Already in 2012, a first version of the legislation on »Foreign agents«[2] was adopted in Russia. According to these amendments, organizations that receive funding from abroad and are engaged in political activities could be assigned the status of a foreign agent. Contrary to Putin’s later statements, the thread of imprisonment for up to two years for »foreign agents« existed in the very first version of the law (FZ-121). In 2017, the Russian State Duma adopted amendments to the law »On the Mass Media«, allowing the Ministry of Justice to include media outlets in the register of foreign agents. In 2019, the law was amended so that any individual who reposted information from a media-foreign agent and has at any point received funding from abroad could be assigned the status of »foreign agent« as well. The law directly targeted individual journalists, oppositionists, and activists. Finally, in December 2022, the new law on »On control over the activities of persons under foreign influence« came into force. Foreign agents received a set of discriminating norms: among others, they are forbidden to teach or work in the civil service, to be members of election commissions, and to organize any public events, including protests.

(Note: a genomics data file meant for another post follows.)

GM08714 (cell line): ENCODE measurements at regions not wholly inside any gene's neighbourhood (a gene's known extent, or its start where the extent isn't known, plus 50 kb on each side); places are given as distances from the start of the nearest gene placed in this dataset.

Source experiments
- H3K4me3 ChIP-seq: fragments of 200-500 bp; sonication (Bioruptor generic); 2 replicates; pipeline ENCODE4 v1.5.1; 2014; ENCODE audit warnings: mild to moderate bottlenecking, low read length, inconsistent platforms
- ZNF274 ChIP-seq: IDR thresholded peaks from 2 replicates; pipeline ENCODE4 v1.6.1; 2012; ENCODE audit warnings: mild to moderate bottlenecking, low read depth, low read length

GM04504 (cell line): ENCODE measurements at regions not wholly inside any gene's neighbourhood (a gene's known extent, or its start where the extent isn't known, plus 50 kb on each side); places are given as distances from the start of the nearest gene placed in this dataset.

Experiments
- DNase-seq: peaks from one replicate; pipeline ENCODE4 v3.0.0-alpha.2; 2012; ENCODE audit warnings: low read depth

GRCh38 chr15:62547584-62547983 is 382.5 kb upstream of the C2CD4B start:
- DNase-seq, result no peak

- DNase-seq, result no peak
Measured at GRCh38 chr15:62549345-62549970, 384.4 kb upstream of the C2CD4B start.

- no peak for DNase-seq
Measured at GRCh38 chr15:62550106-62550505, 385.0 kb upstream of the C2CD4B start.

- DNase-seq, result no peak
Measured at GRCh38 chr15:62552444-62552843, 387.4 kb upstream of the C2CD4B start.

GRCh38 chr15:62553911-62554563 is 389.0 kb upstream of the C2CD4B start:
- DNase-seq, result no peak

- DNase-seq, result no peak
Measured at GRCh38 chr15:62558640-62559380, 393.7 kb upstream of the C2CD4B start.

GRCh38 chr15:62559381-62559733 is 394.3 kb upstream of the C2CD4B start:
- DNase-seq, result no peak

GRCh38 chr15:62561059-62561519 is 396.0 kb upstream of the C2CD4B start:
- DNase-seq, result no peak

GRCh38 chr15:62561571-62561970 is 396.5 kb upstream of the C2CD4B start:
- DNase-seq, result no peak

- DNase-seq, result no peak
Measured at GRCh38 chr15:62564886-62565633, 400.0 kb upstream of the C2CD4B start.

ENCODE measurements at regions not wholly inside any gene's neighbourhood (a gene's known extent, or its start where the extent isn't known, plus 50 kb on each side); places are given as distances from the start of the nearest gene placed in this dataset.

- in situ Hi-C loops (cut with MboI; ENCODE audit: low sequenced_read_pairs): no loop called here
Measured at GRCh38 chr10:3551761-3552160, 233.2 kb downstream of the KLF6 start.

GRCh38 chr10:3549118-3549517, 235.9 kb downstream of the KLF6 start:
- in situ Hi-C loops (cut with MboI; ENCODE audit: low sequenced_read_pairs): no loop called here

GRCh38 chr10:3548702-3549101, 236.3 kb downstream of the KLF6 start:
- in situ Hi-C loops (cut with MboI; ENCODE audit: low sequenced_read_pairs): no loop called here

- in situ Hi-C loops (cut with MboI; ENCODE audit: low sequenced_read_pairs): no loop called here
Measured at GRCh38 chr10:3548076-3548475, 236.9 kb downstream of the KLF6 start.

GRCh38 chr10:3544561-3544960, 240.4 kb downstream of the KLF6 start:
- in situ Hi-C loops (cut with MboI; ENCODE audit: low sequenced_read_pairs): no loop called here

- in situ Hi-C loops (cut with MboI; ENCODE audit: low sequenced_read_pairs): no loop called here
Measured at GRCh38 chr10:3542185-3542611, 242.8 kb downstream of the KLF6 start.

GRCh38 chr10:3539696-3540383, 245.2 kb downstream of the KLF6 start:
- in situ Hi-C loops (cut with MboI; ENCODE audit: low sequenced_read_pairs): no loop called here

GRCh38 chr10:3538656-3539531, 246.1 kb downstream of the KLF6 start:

A year after the first version of the law on foreign agents was passed, the State Duma passed another law that established administrative liability for »Propaganda of non-traditional relations among children«. This law established fines for individuals and suspension of activities for up to ninety days for organizations. In June 2017, the European Court of Human Rights (ECtHR) found this Russian law on »LGBT propaganda« discriminatory, and also pointed out that it violates articles of the European Convention for the Protection of Human Rights. Furthermore, in December 2021, Vladimir Putin instructed the government to submit proposals for updating the Concept of Information Security of Children. The updated concept preceded the new edition of the law[3] that was approved and signed by the president a year later, in December 2022. Article 6.21 of the Code of Administrative Offenses, that earlier prohibited the propaganda among minors, was amended, to forbid »propaganda« of gender reassignment and pedophilia, without specifying the age. The law also distinguishes in a very vague manner between »propaganda,« »imposing of information,« and »demonstration.« The punishments for all these violations have become stricter, reaching the maximum in the code across all the articles. The law aimed to control cultural production, including books, providing licenses to movies given by the Ministry of Culture, only if scenes with LGBT+ heroes are cut. This involves online and offline cinema, social media with a big audience, theaters, online and offline bookshops, and news aggregators. This has led to censorship within the industry. For instance, one online book subscription service asked its authors to »change the content« so that books can be returned to the shelves (Meduza 2022a). This sets a precedent for censorship that is not exercised by a special governmental body but comes directly from within a media industry.